BANFF Mountain Film Festival shows at Calvin

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The 2018 Banff Mountain Film Festival (BANFF) once again chose Calvin College as a tour destination to show off the cream of the crop in outdoor adventure films.

The BANFF Mountain Film Festival World Tour features some of the best independent outdoor films of the year, and the mix of films ensures that students and faculty from across the college will find something of interest,” said professor Jamie Skillen of the Geology department.

BANFF takes place near the end of October every year in Banff, Alberta, after being launched in 1976 to bring mountain literature and culture to life through film and storytelling. As they push the limits to filmmaking and exploring each year, creators and athletes exhibit their mastery over their craft of extreme living. The event at Calvin took place on Thursday in the CFAC.

On top of the uncharted exploration and extreme athleticism that is packed into the films, no mountaineer pushes looks or sound aside to tell their stories. Each film features incredibly stunning visuals and well-mixed sound that work together to display how vast and powerful the earth can be while simultaneously appreciating small details that often may go overlooked.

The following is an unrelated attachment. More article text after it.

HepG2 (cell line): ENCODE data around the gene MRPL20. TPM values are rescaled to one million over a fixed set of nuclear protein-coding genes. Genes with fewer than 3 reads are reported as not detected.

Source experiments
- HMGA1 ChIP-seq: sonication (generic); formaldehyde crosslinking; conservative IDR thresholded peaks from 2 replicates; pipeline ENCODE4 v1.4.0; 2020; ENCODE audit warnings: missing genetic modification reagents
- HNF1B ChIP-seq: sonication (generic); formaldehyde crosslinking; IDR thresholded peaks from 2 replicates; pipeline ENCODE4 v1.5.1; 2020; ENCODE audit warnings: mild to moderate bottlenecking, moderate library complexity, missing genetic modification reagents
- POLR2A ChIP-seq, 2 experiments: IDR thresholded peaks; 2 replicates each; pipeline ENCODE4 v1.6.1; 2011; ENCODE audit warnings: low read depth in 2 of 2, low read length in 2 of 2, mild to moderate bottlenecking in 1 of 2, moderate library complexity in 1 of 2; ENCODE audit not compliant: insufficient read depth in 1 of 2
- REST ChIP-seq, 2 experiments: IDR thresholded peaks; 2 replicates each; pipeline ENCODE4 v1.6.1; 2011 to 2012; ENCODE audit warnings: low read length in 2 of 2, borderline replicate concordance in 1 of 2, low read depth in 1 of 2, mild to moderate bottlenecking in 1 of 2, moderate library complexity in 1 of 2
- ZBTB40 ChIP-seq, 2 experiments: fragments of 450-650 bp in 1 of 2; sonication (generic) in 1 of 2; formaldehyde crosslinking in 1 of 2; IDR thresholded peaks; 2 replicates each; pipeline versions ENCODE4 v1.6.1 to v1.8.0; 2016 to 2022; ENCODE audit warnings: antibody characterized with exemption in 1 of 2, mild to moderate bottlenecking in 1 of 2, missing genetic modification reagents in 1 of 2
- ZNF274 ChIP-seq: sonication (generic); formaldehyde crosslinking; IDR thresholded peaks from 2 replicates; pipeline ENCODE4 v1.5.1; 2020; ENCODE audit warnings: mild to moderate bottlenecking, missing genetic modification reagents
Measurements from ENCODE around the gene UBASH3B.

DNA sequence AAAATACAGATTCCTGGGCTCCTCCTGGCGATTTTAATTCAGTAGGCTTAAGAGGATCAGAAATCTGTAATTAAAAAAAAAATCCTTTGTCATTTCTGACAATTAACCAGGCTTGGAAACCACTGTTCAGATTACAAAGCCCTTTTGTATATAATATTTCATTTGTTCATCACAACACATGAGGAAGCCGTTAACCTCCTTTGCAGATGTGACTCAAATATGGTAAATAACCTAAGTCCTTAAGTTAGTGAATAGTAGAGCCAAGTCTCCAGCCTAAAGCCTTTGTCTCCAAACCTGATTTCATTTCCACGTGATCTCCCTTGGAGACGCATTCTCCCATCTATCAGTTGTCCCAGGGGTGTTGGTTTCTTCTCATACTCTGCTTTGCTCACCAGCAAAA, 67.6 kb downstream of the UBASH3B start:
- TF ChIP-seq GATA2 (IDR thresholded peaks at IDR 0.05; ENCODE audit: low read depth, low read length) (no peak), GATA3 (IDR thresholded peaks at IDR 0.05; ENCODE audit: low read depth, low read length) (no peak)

Backed by these technical feats were refreshing insights into mountain culture, from the glaciers of Greenland to the streets of smaller cities such as St. John’s, Canada.

“The crowd favorite this year was ‘Stumped,’ a film about a 5.12 climber, Maureen Beck, who was born without a left hand. It kept us laughing while simultaneously offering a sober critique of the treatment that many adaptive athletes experience,” Skillen said.

Though none of the films disappointed, there were a few that rose to the top. “Into Twin Galaxies,” directed by Jochen Schmoll, tells the story of three kite-skiing kayakers’ journey across Greenland to never-before- touched rivers that they observed via Google Maps. Through cold and bone-breaking days and nights, the audience is given relief as the travellers reach their destination and kayak down waterfalls and rivers spilling into the ocean.

Another highlight was an amusing, playful film starring professional skier Tom Wallisch. The audience watched Wallisch glide through a snowy cityscape, playing on what might be a fantasy world for any seasoned ski guru, in a film called “Imagination: Tom Wallisch.” The balance between intense heart-racing moments and lighthearted fun that some of the stars expressed gave this year’s films a balance between tense moments and allowing the audience a chance to breathe in.

These adventure films have established BANFF’s place among the mountain culture and help viewers gain an appreciation and insight into the environment that surrounds us daily.

Anyone who enjoys the outdoors should come next year. The BANFF films stretch your imagination of what is possible in outdoor sports, celebrate the beauty and power of God’s creation and explore complex relationships we have with the environment,” Skillen said.